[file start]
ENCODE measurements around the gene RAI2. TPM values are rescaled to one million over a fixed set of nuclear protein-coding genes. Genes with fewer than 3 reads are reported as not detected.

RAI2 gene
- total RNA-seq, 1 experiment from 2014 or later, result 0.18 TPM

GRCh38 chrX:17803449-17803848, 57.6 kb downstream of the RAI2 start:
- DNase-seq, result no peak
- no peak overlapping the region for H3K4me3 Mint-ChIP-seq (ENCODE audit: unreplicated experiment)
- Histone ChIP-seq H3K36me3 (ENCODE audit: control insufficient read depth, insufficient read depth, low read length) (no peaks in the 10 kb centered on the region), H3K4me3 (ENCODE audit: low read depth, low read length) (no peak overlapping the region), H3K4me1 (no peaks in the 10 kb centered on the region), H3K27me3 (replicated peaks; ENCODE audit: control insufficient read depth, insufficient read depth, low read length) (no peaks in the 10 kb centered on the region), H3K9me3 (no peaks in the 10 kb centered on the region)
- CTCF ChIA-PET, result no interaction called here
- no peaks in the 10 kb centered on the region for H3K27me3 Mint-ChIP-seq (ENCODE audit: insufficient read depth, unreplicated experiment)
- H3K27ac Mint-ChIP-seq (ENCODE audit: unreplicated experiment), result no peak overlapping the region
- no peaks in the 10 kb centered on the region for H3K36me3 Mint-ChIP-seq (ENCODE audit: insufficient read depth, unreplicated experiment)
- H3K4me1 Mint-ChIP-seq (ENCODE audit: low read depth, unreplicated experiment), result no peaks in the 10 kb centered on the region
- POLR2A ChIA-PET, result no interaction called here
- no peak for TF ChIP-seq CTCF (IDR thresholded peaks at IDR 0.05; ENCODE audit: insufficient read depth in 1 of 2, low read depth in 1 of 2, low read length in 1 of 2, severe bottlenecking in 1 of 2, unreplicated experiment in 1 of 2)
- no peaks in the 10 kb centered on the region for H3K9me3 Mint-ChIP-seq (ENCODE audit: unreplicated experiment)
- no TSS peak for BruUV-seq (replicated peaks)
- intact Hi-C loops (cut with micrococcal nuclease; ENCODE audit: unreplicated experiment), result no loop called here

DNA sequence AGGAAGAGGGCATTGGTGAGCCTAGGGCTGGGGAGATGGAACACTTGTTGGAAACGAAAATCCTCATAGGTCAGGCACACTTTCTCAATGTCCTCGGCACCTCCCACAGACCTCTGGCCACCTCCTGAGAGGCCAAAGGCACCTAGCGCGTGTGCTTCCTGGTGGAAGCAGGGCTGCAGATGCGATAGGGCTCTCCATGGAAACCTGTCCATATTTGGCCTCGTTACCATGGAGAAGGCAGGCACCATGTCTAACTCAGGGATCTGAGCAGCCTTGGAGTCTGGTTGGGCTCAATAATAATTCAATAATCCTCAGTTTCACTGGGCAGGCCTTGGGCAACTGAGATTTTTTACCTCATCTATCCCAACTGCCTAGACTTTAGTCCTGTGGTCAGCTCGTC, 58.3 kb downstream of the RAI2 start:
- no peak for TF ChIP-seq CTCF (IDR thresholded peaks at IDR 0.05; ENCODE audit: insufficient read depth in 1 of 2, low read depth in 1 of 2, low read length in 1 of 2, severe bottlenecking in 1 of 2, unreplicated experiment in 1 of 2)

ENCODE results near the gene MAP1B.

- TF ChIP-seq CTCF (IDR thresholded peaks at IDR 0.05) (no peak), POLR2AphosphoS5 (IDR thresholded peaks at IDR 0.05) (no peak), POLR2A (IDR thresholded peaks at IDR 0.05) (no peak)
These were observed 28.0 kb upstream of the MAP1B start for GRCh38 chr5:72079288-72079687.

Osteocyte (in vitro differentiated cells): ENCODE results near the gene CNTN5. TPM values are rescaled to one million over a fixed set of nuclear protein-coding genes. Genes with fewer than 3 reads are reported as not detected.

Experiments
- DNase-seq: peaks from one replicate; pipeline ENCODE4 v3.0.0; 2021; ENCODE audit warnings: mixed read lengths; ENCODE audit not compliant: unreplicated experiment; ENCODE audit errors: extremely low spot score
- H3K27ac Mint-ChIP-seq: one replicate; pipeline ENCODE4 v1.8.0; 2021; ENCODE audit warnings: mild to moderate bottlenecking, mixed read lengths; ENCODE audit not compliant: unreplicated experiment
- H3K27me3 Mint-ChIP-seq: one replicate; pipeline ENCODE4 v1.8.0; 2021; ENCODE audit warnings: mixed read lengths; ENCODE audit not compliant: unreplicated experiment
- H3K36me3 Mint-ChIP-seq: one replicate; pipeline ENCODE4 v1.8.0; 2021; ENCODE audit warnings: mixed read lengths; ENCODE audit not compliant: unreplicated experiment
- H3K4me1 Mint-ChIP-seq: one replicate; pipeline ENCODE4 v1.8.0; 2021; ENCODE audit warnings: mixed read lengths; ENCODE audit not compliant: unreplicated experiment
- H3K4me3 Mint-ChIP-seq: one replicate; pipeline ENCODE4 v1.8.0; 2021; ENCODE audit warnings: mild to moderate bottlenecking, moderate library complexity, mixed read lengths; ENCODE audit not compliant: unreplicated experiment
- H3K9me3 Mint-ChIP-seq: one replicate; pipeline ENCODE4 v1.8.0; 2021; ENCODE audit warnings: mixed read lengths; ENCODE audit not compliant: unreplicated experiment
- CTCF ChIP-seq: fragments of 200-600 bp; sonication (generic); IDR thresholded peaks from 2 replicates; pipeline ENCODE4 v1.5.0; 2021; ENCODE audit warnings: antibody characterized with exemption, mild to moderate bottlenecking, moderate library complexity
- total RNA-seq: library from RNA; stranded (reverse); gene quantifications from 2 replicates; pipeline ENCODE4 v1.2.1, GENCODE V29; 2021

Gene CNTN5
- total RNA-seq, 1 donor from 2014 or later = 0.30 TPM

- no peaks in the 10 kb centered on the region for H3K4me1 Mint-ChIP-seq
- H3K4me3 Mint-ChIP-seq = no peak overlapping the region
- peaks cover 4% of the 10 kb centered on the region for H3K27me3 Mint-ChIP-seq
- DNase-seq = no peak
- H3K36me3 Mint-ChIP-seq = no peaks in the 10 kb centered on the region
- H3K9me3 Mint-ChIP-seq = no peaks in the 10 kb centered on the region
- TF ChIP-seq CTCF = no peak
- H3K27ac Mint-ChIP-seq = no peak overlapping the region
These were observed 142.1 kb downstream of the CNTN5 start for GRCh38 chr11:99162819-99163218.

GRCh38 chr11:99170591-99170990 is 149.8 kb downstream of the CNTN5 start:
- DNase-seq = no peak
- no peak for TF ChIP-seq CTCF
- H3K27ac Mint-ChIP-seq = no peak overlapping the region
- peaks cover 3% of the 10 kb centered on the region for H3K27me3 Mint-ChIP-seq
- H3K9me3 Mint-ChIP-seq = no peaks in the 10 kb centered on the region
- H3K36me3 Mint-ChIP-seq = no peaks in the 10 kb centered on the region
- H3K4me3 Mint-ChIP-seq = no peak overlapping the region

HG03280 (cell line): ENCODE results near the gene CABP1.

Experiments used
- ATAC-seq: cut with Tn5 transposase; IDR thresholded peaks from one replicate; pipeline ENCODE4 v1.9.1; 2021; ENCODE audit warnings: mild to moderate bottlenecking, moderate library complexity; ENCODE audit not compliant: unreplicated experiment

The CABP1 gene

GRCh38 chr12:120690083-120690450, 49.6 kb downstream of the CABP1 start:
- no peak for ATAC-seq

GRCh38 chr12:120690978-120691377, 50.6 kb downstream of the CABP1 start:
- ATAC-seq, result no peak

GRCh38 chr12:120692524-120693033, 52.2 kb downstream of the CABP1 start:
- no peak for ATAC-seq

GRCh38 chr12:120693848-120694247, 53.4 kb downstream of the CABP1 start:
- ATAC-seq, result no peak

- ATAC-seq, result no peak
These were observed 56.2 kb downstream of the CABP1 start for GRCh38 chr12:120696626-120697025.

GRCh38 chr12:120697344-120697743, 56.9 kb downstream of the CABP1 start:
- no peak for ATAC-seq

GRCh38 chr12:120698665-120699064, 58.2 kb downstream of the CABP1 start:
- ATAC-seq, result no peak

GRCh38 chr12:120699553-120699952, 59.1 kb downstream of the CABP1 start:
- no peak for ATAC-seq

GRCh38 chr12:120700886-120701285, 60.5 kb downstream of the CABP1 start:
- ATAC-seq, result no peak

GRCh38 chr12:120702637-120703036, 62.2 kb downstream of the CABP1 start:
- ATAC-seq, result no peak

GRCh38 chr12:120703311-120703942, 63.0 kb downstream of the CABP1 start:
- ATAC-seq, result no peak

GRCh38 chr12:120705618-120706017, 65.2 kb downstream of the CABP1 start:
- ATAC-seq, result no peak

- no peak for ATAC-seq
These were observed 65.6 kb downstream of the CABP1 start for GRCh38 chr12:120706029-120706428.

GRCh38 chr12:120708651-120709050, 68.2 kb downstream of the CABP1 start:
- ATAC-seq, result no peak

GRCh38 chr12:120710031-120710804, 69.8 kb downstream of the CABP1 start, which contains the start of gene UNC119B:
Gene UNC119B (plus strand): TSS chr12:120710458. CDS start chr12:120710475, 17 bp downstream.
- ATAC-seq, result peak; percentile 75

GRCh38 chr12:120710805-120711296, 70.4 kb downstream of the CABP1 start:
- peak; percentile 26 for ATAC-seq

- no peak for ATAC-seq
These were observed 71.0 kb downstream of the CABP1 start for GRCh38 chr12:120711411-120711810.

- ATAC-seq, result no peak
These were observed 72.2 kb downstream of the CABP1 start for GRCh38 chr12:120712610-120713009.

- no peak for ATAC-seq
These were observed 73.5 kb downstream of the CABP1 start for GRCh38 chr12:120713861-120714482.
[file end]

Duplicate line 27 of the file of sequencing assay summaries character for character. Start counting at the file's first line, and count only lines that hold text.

- H3K27me3 Mint-ChIP-seq: one replicate; pipeline ENCODE4 v1.8.0; 2021; ENCODE audit warnings: mixed read lengths; ENCODE audit not compliant: unreplicated experiment